Then a while back I was reading about someone that put a plug in that was too long and the piston collapsed the electrode. So my theory now is that somehow the wrong plug got put it. Started for a moment until the plug got smashed and returned it to the store. Store then dumped it on the pawn shop. I don’t remember how I determined what plug to put in and probably was the same number as what was in there unless I checked the manual. So possibly the factory got a batch of mislabeled plugs or something and put it in. So that’s my story now and I’m sticking to it. Got a brand new generator for $200.
The downstream O2 sensor is only for monitoring the catalytic converter and rarely fails.
90s Ford trucks would disable the timing advance if the check engine light came on. The fuel economy would drop to 3/4 or 1/2! It is a good way to protect the engine from possible knocking and damage. If the knock sensor is not working, and the O2 sensor is bad, there is no way to verify that the mixture is correct and a lean mixture could cause detonation and damage the valves rather quickly!
It was just the upstream sensor as that is the one that really matters. Sometimes the catalyst inefficiency code is the downstream sensor or the converter itself but that wasn’t the code he was getting. It was the upstream sensor code for his engine.
I think he isn’t regretting the $50 he spent right now.
I also replaced a battery in my car not long ago and posted about it running better. I can tell it is also using less gas. I guess that old battery was really becoming more of a liability than anything between this and the corrosion it was causing.
I can confirm that guess. I’ve lost 3 of the 4 O2 sensor heaters on my truck at seperate times…right before a long trip each time. 2 upstream sensors, one downstream. It had no effect on the performance or mileage. Plus, 2 of the 3 times I was towing a large trailer on that trip. Just an annoying CEL glaring at me.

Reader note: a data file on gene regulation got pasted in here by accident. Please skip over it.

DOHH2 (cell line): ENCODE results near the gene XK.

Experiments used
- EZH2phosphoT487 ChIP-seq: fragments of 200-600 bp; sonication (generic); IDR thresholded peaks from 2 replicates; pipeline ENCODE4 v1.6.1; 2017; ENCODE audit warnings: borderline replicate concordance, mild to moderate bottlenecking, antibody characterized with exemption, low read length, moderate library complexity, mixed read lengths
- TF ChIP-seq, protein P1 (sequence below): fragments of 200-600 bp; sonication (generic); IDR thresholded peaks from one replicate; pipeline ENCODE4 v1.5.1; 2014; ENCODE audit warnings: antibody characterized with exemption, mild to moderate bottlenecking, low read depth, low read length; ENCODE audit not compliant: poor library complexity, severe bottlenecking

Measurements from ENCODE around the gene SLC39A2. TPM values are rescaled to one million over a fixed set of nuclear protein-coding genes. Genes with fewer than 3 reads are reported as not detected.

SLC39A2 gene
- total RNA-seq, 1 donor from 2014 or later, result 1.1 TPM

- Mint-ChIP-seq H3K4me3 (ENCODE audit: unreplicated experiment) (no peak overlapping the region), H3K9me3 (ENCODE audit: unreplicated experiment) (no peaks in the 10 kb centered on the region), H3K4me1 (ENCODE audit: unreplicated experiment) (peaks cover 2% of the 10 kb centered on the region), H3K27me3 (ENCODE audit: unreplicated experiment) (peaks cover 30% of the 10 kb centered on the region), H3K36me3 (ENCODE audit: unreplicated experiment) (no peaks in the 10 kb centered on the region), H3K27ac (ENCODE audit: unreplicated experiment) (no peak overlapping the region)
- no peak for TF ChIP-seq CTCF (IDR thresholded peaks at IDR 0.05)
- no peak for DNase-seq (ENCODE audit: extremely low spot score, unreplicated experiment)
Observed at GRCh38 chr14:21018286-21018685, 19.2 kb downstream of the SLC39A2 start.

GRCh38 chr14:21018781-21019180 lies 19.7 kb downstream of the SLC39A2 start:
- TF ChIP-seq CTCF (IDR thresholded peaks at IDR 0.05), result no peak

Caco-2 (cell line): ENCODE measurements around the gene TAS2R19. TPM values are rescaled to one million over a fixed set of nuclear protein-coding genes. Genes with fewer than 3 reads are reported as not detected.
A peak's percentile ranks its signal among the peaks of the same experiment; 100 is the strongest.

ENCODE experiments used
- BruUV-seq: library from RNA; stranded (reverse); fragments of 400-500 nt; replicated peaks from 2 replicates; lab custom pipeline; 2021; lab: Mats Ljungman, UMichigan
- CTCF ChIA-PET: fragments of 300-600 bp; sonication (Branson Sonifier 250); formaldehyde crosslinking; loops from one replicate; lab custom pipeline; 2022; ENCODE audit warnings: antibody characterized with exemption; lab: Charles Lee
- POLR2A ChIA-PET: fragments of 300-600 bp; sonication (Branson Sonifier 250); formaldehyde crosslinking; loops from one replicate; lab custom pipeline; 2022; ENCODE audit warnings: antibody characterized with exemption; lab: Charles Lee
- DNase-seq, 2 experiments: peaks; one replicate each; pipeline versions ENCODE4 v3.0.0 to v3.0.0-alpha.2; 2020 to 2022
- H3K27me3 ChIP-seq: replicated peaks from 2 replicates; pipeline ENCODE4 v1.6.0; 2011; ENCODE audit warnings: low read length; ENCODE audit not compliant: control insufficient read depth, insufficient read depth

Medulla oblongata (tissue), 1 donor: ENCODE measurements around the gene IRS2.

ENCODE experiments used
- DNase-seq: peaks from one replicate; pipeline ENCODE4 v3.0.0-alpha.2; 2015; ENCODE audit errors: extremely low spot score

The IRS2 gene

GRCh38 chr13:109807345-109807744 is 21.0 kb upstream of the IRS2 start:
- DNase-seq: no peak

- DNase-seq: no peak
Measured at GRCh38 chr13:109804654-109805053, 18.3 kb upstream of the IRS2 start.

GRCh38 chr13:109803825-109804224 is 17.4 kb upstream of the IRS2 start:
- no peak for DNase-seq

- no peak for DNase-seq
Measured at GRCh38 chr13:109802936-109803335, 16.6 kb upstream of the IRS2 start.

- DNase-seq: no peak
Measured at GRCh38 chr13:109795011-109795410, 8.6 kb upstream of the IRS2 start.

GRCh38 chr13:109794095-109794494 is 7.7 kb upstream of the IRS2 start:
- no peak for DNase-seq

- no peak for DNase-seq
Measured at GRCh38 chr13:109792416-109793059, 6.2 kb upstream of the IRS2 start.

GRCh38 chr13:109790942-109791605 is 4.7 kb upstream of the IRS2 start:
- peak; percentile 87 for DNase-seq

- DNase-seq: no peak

In my case of the bad battery, there were no check engine lights. I didn’t realize performance was suffering but could tell the car was a tad more sluggish to start. Then I noticed it spewing acid and starting to cause corrosion so I replaced it at that time. I figured being a manual I could roll start it and then replace it. My original plan was to keep the old battery as the degradation in starting was pretty gradual and change it before cold weather this fall/winter. Once I saw the leaking acid and corrosion, I decided to replace.
I immediately noticed the car running smoother. Considering this is a dinky 3 cylinder, you don’t expect a smooth idle. I figure this car doesn’t have a lot to work with so having voltage out of range was likely the issue and sensors were not properly responding.
Another possibility is something stored in the computer was wrong and replacing the battery reset to factory parameters. Either way, the battery was dying and needed to be replaced. The smoother and more powerful response which isn’t much to start with in this car plus the improved mileage is a bonus.
My 4.3L S10 once had a faulty O2 sensor and it definitely made a difference in performance and mileage. I forgot the exact code but seemed like my mileage was cut by 1/3. I know the heater circuit just gets it up to temp sooner so this won’t matter on a long trip one bit.